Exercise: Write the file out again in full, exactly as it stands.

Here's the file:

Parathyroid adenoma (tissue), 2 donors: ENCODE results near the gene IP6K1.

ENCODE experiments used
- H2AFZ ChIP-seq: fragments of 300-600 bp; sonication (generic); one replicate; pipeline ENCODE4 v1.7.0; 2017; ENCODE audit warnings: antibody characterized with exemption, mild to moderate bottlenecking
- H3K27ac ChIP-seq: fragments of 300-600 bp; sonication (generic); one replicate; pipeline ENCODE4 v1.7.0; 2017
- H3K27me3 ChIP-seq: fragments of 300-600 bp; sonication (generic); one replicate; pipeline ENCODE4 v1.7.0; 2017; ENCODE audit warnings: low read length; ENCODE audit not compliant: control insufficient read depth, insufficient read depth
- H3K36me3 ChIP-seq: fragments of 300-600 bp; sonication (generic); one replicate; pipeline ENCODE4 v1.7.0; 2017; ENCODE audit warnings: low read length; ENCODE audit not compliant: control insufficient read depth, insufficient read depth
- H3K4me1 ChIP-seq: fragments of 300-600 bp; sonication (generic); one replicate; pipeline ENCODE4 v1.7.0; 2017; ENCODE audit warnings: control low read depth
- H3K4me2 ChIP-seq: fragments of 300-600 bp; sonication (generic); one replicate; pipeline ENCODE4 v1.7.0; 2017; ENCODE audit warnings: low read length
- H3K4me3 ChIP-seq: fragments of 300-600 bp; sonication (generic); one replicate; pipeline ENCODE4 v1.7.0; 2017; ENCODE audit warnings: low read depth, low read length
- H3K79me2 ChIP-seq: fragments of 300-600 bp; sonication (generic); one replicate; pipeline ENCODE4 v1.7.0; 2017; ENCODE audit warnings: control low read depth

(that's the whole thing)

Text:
Parathyroid adenoma (tissue), 2 donors: ENCODE results near the gene IP6K1.

ENCODE experiments used
- H2AFZ ChIP-seq: fragments of 300-600 bp; sonication (generic); one replicate; pipeline ENCODE4 v1.7.0; 2017; ENCODE audit warnings: antibody characterized with exemption, mild to moderate bottlenecking
- H3K27ac ChIP-seq: fragments of 300-600 bp; sonication (generic); one replicate; pipeline ENCODE4 v1.7.0; 2017
- H3K27me3 ChIP-seq: fragments of 300-600 bp; sonication (generic); one replicate; pipeline ENCODE4 v1.7.0; 2017; ENCODE audit warnings: low read length; ENCODE audit not compliant: control insufficient read depth, insufficient read depth
- H3K36me3 ChIP-seq: fragments of 300-600 bp; sonication (generic); one replicate; pipeline ENCODE4 v1.7.0; 2017; ENCODE audit warnings: low read length; ENCODE audit not compliant: control insufficient read depth, insufficient read depth
- H3K4me1 ChIP-seq: fragments of 300-600 bp; sonication (generic); one replicate; pipeline ENCODE4 v1.7.0; 2017; ENCODE audit warnings: control low read depth
- H3K4me2 ChIP-seq: fragments of 300-600 bp; sonication (generic); one replicate; pipeline ENCODE4 v1.7.0; 2017; ENCODE audit warnings: low read length
- H3K4me3 ChIP-seq: fragments of 300-600 bp; sonication (generic); one replicate; pipeline ENCODE4 v1.7.0; 2017; ENCODE audit warnings: low read depth, low read length
- H3K79me2 ChIP-seq: fragments of 300-600 bp; sonication (generic); one replicate; pipeline ENCODE4 v1.7.0; 2017; ENCODE audit warnings: control low read depth